Shoulder tapped by award-winning author, Darcy Scott, to participate in this blog hop, I’m thrilled to be a part of The Next Best Thing, yes indeedy, especially since I’m working on the fourth book in the Serafina mystery series and, like most of us, enjoy talking about my work in progress, so here goes.
What is the (working title) of your book?
The working title is MURDER ON RUE CASSETTE and it’s the fourth book in a series starring Serafina, Florio a midwife-turned-sleuth.
My husband and I traveled to Paris often, and sometimes stayed in a hotel on the Rue Cassette. When it came time for Serafina to solve the mystery of the death of her lover’s estranged wife (you read it right), I had to place the murder somewhere in Paris in 1874. Luckily I found a map of Paris in 1874 and the Rue Cassette existed then, so, hence, the working title.
Which actors would you choose to play your characters in a movie rendition?
I’m not good with actors’ names, even though I was married to one for a long time, but for Serafina, I’d choose Zoe Wanamaker and for her lover, Loffredo, I’d choose someone tall and a bit reserved, but not too serious, and regal with conflicts, at least in this book, of his own—he’s a Sicilian count, you see—and for the dead body of his estranged wife, well, I’d choose someone a little richly made up, frowsy, a free spirit with an enormous wardrobe and a hankering for poets and painters (there are flashbacks, you see, so it would be a cameo role), and for Serafina’s sidekick, Rosa, an erstwhile madam, I’d choose someone short and buxom, outfitted in outré costumes, smart and opinionated—she thinks she owns all the one-liners.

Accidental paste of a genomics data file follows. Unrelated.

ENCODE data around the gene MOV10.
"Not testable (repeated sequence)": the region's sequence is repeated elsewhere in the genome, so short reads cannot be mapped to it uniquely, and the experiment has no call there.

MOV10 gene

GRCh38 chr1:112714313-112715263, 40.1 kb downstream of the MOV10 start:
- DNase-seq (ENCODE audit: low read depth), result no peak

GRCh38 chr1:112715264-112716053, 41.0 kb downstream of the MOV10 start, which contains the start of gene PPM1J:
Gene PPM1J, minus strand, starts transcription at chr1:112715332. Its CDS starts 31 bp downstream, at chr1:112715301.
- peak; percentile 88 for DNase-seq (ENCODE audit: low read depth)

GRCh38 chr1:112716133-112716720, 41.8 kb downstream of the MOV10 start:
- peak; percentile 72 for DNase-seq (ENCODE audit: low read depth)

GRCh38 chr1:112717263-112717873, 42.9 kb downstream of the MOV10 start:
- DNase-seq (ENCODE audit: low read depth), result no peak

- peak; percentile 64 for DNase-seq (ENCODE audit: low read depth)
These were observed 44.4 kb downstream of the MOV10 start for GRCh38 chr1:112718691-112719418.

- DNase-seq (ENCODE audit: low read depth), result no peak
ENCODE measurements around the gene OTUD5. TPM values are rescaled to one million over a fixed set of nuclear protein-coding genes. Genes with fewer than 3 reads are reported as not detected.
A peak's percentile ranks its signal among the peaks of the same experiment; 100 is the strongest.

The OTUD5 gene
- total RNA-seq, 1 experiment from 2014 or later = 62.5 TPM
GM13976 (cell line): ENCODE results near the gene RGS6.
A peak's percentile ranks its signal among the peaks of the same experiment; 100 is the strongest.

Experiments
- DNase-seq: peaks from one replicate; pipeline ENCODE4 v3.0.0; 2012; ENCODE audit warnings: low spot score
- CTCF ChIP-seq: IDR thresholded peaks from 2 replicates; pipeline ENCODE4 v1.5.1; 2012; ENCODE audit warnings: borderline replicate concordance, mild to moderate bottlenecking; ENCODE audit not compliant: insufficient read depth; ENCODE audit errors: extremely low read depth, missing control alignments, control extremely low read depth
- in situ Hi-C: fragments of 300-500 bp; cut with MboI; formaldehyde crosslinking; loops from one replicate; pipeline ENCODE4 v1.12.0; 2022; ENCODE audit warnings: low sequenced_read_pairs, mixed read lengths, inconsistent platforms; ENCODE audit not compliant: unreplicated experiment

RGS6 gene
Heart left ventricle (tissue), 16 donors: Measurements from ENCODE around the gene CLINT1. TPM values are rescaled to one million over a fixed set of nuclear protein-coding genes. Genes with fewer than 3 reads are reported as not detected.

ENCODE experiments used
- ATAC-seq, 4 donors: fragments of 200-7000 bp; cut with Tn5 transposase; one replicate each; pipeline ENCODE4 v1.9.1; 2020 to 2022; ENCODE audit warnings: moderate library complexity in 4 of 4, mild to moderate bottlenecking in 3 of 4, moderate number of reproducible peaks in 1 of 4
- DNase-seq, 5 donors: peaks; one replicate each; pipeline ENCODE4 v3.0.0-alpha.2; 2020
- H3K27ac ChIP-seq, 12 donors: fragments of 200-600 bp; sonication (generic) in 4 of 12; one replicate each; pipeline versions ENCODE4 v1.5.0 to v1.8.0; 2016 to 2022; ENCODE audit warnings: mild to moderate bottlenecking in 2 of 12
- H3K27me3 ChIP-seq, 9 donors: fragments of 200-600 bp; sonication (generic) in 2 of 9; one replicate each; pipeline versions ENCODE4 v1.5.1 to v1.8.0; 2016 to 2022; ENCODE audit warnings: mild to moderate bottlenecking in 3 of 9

Where did the idea come from for the book?
From my head—which is the same thing as saying, how should I know.
What genre does your book fall under?
It’s an historical mystery—Victorian, but in a baroque Sicilian sort of way, which is to say without all the rigidity and what-to-call it of British and American upper-class society—well, all right, rigid in some respects but in others, not so.
What is the one-sentence synopsis of your book?
April 1874, days before the First Impressionist Exhibit: Serafina Florio investigates the murder of a Sicilian countess in Paris despite demands at home, haunting peril in a foreign land, and a heady romance.
Will your book be self-published or represented by an agency?
How long did it take you to write the first draft of your manuscript?
The book I just published this month, DEATH IN BAGHERIA, took about six weeks to write the first draft, once all the research was done and I knew the beginning, middle, and end, and the characters had had their way with me. After the first draft, the editing took another six weeks.
What other books would you compare this story to within your genre?
This is hard to answer, but I’ll give it a go:
There are two storylines in the Serafina mysteries—one is solving the mystery of the body in the library, or whatever; the other one plays about Serafina’s central conflict which concerns her role in society as a mother and a woman. She’s got that gender thingy going on—that’s her core conflict—and one of her children makes demands in the middle of the plot and Serafina is once again torn. Plus, her lover, Loffredo, naturally grieving for the death of his estranged wife is, shall we say, between a rock and a hard place, and this plays havoc with Serafina’s core conflict.
So I’d have to say that it’s comparable to any historical mystery series with subplots.
Who or What inspired you to write this book?
Serafina, of course. She’s at work in my head, thinks she’s the one manipulating my fingers since hers have turned to dust. Other than that, I don’t have a clue.
Two top authors have agreed to participate in this blog hop. Their “Next Best Thing” post will appear January 9, but do take a look before then at their sites:
Photo: Detail from front cover of Death In Bagheria, the third book in the Serafina Florio mystery series.